SUGAR by Meggie Royer • Cleaver Magazine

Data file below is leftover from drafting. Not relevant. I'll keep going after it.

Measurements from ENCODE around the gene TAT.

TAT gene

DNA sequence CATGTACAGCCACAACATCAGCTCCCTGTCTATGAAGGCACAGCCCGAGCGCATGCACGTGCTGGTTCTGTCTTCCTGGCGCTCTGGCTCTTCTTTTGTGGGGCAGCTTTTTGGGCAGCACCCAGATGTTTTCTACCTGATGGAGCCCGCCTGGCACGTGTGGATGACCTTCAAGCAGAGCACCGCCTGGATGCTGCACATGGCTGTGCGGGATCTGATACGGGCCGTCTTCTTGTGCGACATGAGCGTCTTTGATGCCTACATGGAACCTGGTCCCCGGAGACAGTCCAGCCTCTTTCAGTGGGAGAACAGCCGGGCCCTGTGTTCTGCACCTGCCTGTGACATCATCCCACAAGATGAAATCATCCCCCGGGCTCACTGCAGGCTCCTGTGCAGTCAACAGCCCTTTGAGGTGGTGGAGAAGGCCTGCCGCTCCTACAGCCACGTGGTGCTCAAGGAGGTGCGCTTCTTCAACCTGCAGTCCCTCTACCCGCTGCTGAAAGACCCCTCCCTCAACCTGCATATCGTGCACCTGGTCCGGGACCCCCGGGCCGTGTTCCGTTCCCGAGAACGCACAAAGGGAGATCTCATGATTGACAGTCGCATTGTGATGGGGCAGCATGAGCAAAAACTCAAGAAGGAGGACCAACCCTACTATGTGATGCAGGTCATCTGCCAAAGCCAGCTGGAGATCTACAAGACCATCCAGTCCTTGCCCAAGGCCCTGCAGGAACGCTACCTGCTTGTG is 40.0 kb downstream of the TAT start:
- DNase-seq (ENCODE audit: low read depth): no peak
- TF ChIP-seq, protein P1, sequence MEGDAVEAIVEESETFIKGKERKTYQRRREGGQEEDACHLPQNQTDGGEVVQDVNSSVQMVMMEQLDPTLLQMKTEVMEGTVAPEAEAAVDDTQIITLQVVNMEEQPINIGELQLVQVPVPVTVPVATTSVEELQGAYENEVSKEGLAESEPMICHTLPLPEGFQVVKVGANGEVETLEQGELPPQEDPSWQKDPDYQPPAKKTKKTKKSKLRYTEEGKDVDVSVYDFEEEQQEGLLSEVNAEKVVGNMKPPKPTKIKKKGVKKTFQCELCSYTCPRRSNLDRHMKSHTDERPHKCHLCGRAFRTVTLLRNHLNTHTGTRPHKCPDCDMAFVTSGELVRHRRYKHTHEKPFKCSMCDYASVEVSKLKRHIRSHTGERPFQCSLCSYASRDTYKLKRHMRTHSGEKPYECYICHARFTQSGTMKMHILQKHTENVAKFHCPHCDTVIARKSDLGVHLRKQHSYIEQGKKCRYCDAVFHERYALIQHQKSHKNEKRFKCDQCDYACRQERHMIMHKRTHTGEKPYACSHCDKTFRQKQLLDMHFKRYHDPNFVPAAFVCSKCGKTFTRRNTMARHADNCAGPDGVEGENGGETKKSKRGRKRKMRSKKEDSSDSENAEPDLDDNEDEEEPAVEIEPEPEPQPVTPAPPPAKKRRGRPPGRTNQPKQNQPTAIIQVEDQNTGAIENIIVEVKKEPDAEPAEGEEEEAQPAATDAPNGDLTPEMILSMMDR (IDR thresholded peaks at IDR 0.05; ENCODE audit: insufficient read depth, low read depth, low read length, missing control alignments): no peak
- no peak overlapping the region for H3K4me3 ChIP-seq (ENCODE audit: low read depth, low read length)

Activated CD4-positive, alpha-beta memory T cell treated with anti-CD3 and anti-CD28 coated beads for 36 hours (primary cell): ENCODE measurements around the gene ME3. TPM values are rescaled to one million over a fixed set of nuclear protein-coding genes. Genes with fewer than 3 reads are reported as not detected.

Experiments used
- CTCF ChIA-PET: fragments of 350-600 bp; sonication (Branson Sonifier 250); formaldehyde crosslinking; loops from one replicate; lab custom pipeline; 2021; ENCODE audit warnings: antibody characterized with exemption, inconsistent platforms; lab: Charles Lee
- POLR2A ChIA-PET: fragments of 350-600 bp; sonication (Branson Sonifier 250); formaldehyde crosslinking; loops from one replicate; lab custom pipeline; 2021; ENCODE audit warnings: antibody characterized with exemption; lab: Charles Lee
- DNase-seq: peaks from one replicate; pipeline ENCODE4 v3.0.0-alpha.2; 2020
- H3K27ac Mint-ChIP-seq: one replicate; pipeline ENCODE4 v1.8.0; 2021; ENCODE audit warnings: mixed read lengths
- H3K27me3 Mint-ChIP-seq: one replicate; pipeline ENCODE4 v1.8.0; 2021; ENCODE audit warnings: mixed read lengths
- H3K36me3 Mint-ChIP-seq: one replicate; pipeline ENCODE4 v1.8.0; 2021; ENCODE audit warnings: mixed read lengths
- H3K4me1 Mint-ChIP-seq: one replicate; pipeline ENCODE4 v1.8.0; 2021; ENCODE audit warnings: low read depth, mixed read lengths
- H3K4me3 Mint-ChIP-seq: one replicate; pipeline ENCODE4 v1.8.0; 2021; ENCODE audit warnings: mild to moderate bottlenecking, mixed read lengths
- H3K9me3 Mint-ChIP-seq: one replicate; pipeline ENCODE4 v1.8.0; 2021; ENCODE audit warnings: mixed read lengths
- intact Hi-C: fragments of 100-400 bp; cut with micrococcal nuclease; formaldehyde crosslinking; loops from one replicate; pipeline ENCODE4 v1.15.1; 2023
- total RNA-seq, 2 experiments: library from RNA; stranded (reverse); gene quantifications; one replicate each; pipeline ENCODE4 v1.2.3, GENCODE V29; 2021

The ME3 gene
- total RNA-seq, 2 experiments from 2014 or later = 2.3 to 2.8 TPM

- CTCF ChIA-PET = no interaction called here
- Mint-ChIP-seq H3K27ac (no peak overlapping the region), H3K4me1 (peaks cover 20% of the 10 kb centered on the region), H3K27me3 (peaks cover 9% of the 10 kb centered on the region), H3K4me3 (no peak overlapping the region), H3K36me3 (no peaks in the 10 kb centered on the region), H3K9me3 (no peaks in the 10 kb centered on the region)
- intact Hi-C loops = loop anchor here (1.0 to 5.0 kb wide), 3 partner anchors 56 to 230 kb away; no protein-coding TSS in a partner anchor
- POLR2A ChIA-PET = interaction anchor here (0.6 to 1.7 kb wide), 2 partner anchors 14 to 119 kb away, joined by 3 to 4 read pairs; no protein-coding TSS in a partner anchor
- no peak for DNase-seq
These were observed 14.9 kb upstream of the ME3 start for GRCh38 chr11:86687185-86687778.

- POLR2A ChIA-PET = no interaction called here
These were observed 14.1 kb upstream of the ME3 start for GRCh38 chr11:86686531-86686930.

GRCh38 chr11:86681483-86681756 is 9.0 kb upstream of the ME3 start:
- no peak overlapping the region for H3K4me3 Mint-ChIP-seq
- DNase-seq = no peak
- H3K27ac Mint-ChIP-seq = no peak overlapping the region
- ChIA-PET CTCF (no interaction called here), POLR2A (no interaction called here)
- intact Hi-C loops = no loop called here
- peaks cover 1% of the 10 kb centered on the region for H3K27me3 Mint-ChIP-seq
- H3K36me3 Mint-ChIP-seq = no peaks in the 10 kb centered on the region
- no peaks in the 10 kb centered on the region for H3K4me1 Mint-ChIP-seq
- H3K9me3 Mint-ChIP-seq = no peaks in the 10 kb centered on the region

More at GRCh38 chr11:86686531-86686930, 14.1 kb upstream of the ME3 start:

SUGAR by Meggie Royer When my mother takes us to the sea my father does another line. At night when someone comes downstairs for a drink of water the kitchen table stretches itself into shadow like a paper tiger. Once, at the bottom of the steps, wavering before the stove, I saw him take so much his eyes rolled back in his head. On some mountains, the bodies are never recovered. Just salvaged. A string of beads, a broken glass, bloodwork losing itself to memory. The things we do to ourselves trail like tire marks into snow.
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